Presentation on theme: ":. (sales promotions) (shopping basket) The compatibility with regulatory orientation, causes people to add more items, even unpromoted ones, to their."— Presentation transcript:
The compatibility with regulatory orientation, causes people to add more items, even unpromoted ones, to their baskets. Drawing on the theory of regulatory focus (Cesario, Grant, and Higgins 2004; Higgins 1998) and consumer mind-sets (Dhar, Huber, and Khan 2007; Gollwitzer, Heckhausen, and Steller 1990) the framing of the coupon savings message (Save $x versus Get $x Off) the expiration date restriction cue on the coupon (expiring same day versus expiring two weeks later). We also show that brands in a store may be a source of regulatory compatibility.
1. Marketing Cues as Independent Primes of Regulatory Focus
(1) Framing of sales promotions as regulatory cues The savings message in sales promotions offers with savings messages framed as Get $x off or BOGO prime a promotion focus. offers framed as Save $x prime a prevention focus Another component of sales promotions is expiration date limits (offer expires _____) Consumers who anticipate short-term regret are more likely to purchase promoted items (Abendroth and Diehl 2006;Inman and McAlister 1994). Unrestricted offers or offers with a longer expiration date window are less likely to engender short-term regret (Abendroth and Diehl 2006). sales promotions with a longer expiration date are likely to activate a promotion focus, whereas those with immediate expiration dates are likely to activate a prevention focus
(2) Type of brand as regulatory cue Such differences in judgments about products stem preferences for safe or low-risk choices and for stability over change when people adopt a prevention focus (Aaker and Lee 2001; Liberman et al. 1999) Choices that reflect creative or risky decision making when people take a promotion focus (Aaker and Lee 2001; Friedman and Foster 2001; Liberman et al. 1999). consumers to associate less familiar brands with constructs related to a promotion focus and well-known brands with constructs related to a prevention focus.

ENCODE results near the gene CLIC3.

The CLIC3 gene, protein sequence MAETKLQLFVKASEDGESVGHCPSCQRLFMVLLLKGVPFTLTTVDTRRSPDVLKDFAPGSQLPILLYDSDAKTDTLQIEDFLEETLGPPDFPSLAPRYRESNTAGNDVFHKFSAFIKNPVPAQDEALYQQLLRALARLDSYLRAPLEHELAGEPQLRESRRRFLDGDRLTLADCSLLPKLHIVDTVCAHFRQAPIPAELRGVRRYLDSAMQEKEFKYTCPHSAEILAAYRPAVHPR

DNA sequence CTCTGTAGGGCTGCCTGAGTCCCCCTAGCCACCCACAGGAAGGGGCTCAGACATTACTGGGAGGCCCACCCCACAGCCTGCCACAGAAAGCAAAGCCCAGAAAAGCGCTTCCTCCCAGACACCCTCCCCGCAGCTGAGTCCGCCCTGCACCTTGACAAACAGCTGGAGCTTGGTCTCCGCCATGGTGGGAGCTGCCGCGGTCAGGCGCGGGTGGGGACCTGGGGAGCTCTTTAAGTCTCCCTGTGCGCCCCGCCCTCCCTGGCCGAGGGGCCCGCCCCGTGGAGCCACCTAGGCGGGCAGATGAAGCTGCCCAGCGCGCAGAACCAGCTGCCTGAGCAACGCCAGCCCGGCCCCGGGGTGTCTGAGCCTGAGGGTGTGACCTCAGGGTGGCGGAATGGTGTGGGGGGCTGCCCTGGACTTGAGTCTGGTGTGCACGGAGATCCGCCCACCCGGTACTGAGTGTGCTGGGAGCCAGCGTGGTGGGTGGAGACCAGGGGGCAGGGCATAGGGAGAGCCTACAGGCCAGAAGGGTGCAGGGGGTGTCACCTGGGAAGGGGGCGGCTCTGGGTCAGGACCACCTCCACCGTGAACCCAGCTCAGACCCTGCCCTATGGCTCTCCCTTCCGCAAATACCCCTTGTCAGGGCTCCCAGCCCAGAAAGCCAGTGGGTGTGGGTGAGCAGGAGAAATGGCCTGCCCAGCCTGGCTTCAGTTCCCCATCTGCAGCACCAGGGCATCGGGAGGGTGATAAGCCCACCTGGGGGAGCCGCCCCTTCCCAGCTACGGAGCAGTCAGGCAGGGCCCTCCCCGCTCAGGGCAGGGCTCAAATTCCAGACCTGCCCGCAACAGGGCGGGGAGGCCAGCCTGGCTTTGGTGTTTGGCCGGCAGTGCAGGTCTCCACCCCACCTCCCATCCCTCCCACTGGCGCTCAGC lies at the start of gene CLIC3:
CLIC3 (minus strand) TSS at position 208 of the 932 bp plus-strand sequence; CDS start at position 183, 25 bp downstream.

2. Compatibility Among Multiple Sources of Activation The effects of compatibility between regulatory focus and message cues. How the regulatory orientations that marketing cues induce might interact, independent of regulatory focus.
(1) Cue compatibility with regulatory orientation. Message cues compatible with a regulatory orientation lead to greater persuasion (Aaker and Lee 2001, 2006; Zhao and Pechmann 2007), a greater willingness to pay for relevant products (Avnet and Higgins 2003, 2006), and greater motivational intensity (Forster et al. 2001). Brand type can be a regulatory cue. promotion focus compatible with sales promotions framed as gains, and with promotions that have longer expiration dates. prevention focus compatible with promotions framed as nonlosses, and with those that have short expiration dates. promotion focus compatible with sales promotions framed as gains, and with promotions that have longer expiration dates. prevention focus compatible with promotions framed as nonlosses, and with those that have short expiration dates. promotion focus to be more willing to include less familiar brands in their shopping baskets. prevention focus should favor well-known brands. promotion focus to be more willing to include less familiar brands in their shopping baskets. prevention focus should favor well-known brands.
(2) Compatibility between cues Lee and Aaker (2004, Experiment 3) manipulate perceived risk and message frame (gain or loss) in an advertisement and find that the gain frame was more effective for low perceived risk and the loss frame was more effective for high perceived risk. people who receive a gain-framed coupon or one with a longer expiration date to be more willing to include less familiar brands in their shopping basket than people who receive a coupon framed as a nonloss or one with an immediate expiration date, who instead will favor purchases of well-known brands.
3. Effects on Size and Composition of Shopping Basket Dhar, Huber, and Khan (2007) propose that consumers initially approach a shopping situation with a deliberative mind-set, trying to decide what to buy. However, when they make an initial purchase, they shift to an implemental mind-set that makes them more receptive to additional, unrelated purchases. The authors term this the shopping momentum effect. An activated regulatory orientation not only guides an initial choice but also spreads to other, unrelated decisions.
Consumers regulatory focus interacts with the savings message frame of a sales promotion to influence overall basket size, such that those experiencing regulatory compatibility (promotion focus with gain-framed promotion; prevention focus with nonloss-framed promotion) add more items to their basket than those not experiencing such compatibility. H1 Consumers regulatory focus interacts with the expiration date restrictions on a sales promotion to influence overall basket size, such that those experiencing regulatory compatibility (promotion focus with longer horizon promotion; prevention focus with shorter horizon promotion) add more items to their basket than those not experiencing such compatibility. H2